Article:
Subscribe: RSS Feed | Twitter | Facebook | Email
Home | Contact Us

Posts Tagged ‘taxes’

What Do CA, AZ, FL, IL, MI, NV, NJ, OR, RI, and WI Have in Common?

Posted by Larry Doyle on November 12th, 2009 2:25 PM |

No, these states are not holding a Powerball Lottery . . . although the states themselves could use the winnings.

These states, amongst others, are barreling toward economic disaster.  Don’t take my word for it. None other than the Pew Center on the States produced a report entitled Beyond California: States in Fiscal Peril:

(High five to MC for bringing this to our attention)

California’s financial problems are in a league of their own. But the same pressures that drove the Golden State toward fiscal disaster are wreaking havoc in a number of states, with potentially damaging consequences for the entire country. (more…)

Bill Gross Making Sense on Cents

Posted by Larry Doyle on October 14th, 2009 12:56 PM |

Looking beyond the liquidity provided by the Treasury and Federal Reserve to refloat our equity markets, what will be the drivers of our economy and markets going forward? While Uncle Sam may think he can leave rates at 0-.25% for an extended period, at some point even ‘extended’ runs out. Will the Uncle Sam economy have adapted and implemented the structural changes necessary to move on to a new phase of growth and prosperity?

I am very concerned and reiterate that our markets are masking significant embedded issues in our economy and overall fiscal health.

As much as I found Pimco to be challenging when trading with them, and question their integrity in handling their outstanding Auction-Rate Securities issuance, I respect their views on the markets and economy. In fact, I think Bill Gross and Mohamed El-Erian consistently provide a lot of “sense on cents.”  What does Mr. Gross have to say about our economic landscape lately? He writes:

What is critical to recognize is that both California and the U.S., as well as numerous global lookalikes such as the U.K., Spain, and Eastern European invalids, are in a poor position to compete in a global economy where capitalism is morphing from its decades-long emphasis on finance and levered risk taking to a more conservative, regulated, production-oriented system advantaged by countries focusing on thrift and deferred gratification. The term “capitalism” itself speaks to “capital” – the accumulation of it and the eventual efficient employment of it – for growth in profits and real wages alike.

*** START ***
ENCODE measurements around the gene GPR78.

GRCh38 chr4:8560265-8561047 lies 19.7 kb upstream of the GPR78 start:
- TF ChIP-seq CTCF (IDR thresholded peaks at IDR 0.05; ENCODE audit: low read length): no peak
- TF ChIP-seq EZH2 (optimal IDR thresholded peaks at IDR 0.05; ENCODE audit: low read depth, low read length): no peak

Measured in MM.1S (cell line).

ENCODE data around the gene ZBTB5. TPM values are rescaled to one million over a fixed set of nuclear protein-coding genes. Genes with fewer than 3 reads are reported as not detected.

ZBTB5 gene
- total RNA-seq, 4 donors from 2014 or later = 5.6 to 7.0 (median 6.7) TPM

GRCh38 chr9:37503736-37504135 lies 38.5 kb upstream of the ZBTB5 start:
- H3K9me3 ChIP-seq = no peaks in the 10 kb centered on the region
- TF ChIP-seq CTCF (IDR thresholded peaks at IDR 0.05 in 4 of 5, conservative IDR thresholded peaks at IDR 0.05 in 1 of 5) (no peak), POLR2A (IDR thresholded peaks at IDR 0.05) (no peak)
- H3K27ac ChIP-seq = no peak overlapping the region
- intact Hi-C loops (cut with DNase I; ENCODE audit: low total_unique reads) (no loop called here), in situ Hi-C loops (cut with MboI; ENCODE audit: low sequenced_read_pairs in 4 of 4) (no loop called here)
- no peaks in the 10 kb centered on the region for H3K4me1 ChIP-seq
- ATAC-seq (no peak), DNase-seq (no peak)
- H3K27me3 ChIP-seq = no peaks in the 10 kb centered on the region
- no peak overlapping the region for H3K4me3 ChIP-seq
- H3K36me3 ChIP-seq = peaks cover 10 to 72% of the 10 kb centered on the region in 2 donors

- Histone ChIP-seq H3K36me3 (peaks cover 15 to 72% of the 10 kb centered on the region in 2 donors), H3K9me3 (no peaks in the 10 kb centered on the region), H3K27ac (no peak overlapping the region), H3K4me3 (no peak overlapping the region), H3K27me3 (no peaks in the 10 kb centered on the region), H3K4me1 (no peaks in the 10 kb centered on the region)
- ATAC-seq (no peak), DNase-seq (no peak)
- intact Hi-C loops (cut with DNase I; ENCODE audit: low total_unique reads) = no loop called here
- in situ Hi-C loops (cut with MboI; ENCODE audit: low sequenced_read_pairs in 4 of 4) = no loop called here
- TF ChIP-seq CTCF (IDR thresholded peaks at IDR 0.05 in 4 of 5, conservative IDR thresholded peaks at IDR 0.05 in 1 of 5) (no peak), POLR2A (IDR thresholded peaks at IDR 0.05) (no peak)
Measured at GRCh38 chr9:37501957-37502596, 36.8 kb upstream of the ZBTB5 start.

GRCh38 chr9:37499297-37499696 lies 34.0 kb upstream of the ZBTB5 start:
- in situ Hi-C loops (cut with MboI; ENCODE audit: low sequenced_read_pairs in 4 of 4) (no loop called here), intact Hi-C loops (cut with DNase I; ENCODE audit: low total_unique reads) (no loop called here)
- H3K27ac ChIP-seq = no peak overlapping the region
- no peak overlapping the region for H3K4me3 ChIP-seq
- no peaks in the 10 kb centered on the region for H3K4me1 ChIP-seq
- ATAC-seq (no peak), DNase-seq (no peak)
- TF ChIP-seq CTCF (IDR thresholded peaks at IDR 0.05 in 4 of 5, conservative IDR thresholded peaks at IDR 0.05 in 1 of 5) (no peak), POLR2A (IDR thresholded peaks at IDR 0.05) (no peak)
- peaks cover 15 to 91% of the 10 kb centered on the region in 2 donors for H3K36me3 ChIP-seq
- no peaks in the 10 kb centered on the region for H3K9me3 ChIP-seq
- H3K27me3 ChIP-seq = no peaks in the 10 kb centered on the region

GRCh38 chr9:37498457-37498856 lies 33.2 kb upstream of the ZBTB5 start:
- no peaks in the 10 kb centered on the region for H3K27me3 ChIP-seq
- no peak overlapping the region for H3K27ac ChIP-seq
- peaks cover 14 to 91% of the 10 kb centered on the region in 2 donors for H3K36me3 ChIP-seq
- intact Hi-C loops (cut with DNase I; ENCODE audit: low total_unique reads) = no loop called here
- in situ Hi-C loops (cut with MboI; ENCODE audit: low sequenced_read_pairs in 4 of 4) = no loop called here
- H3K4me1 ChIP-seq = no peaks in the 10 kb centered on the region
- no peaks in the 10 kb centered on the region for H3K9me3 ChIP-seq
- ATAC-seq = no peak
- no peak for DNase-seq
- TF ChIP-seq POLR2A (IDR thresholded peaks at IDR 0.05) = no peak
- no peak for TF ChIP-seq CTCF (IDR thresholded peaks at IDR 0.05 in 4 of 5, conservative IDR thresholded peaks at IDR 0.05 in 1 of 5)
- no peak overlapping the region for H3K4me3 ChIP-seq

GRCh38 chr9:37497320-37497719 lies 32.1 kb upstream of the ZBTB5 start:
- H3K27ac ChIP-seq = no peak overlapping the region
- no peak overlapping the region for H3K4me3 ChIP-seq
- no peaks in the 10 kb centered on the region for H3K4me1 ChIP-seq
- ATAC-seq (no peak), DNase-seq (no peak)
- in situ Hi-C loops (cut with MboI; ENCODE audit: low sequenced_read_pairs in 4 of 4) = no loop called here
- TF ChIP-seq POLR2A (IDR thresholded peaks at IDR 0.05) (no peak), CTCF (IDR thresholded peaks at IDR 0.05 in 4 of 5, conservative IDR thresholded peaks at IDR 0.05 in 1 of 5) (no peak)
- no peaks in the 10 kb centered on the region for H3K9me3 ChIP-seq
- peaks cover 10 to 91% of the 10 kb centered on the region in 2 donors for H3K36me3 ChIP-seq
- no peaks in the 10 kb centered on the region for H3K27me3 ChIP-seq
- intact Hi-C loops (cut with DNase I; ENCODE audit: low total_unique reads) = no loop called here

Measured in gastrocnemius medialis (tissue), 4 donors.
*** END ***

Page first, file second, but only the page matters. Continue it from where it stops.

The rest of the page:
Regrettably, more and more capital here at home is being directed toward the servicing of our massive deficit. Additionally, taxes will surely increase to do the same. Over and above those two definites, I believe strongly  that capital will increasingly look for opportunities outside our nation given the pressure on our greenback.

Gross touches upon an issue which I strongly believe is a MASSIVE drag on our current economy and our future well being, that is our  secondary schools which rank 18th overall in the developed world. Gross writes:

What California once had and is losing rapidly is its “capital”: unquestionably in its ongoing double-digit billion dollar deficits, but also in its crown jewel educational system that led to Silicon Valley miracles such as Hewlett Packard, Apple, Google, and countless other new age innovators. In addition, its human capital is beginning to exit as more people move out of the state than in. While the United States as a whole has yet to suffer that emigration indignity, the same cannot be said for foreign-born and U.S.-educated scientists and engineers who now choose to return to their homelands to seek opportunity. Lady Liberty’s extended hand offering sanctuary to other nations’ “tired, poor and huddled masses” may be limited to just that. The invigorated wind up elsewhere.

Do the powers that be in Washington and in the state houses possess the necessary discipline to right our ship and set sail on smoother seas? If so, they will have to display a set of values and practices which are entirely inconsistent with how our government operates. While I remain bullish on those who want to educate themselves, practice discipline, and save for better days, I am bearish on people who think Washington or other entities can provide those necessary values. Gross is also cautious in concluding: